User-centric design involves designing the website keeping the users as the top priority. The idea appears so simple, yet it is so difficult to implement. It takes thorough research, tests, and loads of experience to achieve ideal results.
Although it is almost impossible to explain everything about designing user-centric websites in one blog post, we have summarised some key takeaways below:
- Use colours to draw attention, group items, show status, and to get attention.
For a minimalist and aesthetic design, limit the number of colours on the same webpage to five.
- Provide feedback to users for situations such as
-wrong data entry
-long response time (highly recommended if users will have to wait for more than four seconds)
-needing user approval for further progress.
Balance the frequency of feedback given to users. Although it is informative, giving feedback too often (either by two-step interaction or dialogue) interrupts the user experience. In giving feedback, use professional and positive language that is not blaming users.
- Be careful in using default values.
Don’t use them unless you are sure that they don’t pose a risk of selecting the wrong options.
- Use simple and to-the-point metaphors.
Select metaphors that users are most familiar with. This is especially important when there is age diversity among users. For example, an old-style TV set or a wired phone may not be good metaphors for young users. The usage of mobile phones and flat-screen TV images will be more appropriate in this case.
Balance usability with performance. Using too many metaphors may result in performance problems. Don’t forget that the maximum tolerable waiting time for users is two seconds.
- Ask for approval of critical transactions such as adding, deleting, or modifying high-priority data.
- Don’t treat users as subscribers by requesting too much personal information at the beginning of an interaction with them.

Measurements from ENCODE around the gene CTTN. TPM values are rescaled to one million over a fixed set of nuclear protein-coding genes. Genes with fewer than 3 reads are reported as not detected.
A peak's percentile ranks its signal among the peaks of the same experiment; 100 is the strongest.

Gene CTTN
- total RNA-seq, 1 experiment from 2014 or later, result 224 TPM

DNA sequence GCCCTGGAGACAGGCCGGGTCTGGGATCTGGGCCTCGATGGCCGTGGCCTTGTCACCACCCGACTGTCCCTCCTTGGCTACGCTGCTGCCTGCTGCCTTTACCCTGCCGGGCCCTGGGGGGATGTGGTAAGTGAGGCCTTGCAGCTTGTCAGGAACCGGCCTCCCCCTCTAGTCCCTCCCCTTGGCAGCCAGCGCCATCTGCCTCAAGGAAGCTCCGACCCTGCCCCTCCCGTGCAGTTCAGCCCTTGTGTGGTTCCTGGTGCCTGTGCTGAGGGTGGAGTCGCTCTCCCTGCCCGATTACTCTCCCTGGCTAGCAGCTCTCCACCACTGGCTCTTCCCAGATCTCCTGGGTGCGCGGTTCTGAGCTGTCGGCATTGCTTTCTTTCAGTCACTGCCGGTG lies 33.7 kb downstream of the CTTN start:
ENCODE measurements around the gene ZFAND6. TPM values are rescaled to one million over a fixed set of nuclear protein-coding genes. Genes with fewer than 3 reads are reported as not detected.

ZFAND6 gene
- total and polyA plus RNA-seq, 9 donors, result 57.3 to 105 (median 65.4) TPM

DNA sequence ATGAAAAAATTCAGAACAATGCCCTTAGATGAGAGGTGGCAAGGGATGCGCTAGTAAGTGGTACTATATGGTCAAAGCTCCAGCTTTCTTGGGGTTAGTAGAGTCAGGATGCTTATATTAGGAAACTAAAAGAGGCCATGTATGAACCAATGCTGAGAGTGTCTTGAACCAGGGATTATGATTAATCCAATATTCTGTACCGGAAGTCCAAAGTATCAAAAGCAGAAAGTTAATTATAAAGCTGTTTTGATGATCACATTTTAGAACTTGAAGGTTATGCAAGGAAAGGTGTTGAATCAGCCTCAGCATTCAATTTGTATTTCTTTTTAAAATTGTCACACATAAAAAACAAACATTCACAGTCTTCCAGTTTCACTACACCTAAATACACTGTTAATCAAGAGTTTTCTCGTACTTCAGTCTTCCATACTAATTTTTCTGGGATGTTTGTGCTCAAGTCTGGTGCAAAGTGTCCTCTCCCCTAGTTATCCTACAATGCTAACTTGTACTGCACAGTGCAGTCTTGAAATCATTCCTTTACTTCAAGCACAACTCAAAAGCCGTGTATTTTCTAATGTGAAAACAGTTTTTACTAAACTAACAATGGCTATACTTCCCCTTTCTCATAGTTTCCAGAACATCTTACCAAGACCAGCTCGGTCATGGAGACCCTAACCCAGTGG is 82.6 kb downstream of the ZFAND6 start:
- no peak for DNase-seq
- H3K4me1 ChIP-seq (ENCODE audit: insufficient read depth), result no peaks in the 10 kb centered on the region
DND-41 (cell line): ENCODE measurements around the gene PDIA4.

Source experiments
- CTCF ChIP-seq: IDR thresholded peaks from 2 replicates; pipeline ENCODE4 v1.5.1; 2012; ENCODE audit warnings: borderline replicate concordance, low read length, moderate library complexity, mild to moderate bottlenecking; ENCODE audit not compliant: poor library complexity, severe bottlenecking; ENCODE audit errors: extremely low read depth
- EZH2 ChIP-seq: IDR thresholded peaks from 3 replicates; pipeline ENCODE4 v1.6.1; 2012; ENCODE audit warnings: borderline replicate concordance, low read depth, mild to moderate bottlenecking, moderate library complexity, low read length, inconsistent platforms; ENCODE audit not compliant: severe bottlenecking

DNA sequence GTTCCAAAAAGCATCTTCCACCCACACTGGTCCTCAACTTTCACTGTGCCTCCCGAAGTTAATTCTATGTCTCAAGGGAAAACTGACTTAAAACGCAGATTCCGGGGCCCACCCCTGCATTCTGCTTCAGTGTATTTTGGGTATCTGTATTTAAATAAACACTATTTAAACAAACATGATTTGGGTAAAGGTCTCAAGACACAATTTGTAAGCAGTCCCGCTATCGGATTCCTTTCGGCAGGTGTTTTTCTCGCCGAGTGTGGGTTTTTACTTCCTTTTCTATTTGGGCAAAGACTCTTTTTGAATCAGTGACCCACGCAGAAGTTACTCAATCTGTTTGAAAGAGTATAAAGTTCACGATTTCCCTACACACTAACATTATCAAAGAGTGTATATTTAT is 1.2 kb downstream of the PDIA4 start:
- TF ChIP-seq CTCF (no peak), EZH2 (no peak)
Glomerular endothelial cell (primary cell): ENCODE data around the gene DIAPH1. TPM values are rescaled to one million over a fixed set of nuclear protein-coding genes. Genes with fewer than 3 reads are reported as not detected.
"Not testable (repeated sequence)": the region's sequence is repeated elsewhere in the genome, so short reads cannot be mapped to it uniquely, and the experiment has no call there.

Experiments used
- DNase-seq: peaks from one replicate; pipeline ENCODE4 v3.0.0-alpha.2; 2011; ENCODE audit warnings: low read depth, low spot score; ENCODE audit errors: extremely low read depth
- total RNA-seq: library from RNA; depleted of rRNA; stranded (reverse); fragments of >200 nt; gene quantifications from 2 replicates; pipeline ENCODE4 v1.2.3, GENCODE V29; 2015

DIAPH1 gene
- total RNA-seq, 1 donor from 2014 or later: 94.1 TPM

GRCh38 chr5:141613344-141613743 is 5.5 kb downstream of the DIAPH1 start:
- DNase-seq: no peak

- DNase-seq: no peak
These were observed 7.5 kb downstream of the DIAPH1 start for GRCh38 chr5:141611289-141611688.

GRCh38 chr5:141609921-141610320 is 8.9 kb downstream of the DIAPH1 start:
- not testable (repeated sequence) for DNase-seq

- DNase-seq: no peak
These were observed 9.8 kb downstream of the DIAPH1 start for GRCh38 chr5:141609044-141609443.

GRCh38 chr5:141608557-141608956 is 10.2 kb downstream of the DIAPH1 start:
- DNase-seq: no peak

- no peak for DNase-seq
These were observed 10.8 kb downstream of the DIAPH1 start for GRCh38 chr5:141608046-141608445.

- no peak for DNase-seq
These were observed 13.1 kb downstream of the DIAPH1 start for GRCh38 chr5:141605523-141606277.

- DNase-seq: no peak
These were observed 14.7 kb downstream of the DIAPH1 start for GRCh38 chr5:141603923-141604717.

For example, don’t ask for detailed information for an online membership to your website if that information is not really needed. If you need detailed user data for CRM (customer relationship management) purposes, then reward your users or at least tell them about the future benefits of providing accurate data (e.g., loyalty programs). Otherwise, users fill in those fields randomly with incorrect data, and your database soon becomes garbage.
- People divide information into chunks.
Thus group content such as menu items instead of listing them one under the other. In chunking content, remember that the ideal number of items in a group is four.
- Make high-priority tasks and content highly visible.
People are impatient. They stop interaction if they can’t find what they are looking for after four or more clicks.
- Build a good first impression on the landing page.
People judge products mostly based on their first impression.
- Reduce the busyness and complexity of the website by using white spaces.
White spaces are also helpful in separating web components and chunks of information.
- Don’t use radio buttons for more than five options. Instead, use a select menu.
- Don’t use abbreviations unless you are sure that the users know them.
However, if an abbreviation is more straightforward for users compared to what it represents, then keep using it. This situation was witnessed at a bank. The bank changed the menu name from EFT (electronic funds transfer) to Money Transfer to Another Bank on their Internet banking interfaces. A considerable number of customers who were accustomed to the EFT menu label transfer the money and complained about this problem. The bank had to change the menu label back to EFT again.
- Include search functionality.
Around a third of all users are search-oriented. For instance, instead of directly entering a website’s URL on the browser, these users search for that website on search engines and navigate through the links listed on search results. Similarly, this kind of user looks for a search box on any application to search for an item or function instead of navigating through the menus of the website.
However, in most applications, search functionality does not work as it’s intended. Users cannot find some of the items or functions they are looking for, although they exist somewhere in the application. To prevent this failure, search boxes should not be used unless they work with high accuracy as search engines do.
Do not create a memory workload on users.
Users should not be forced to remember the details of their interactions on previous websites they have visited. The product should remind the users of the information that they need. For example, if a user got a discount code on an online shopping site, it should be automatically displayed in the checkout process, in case the user selects the option of paying with a discount code.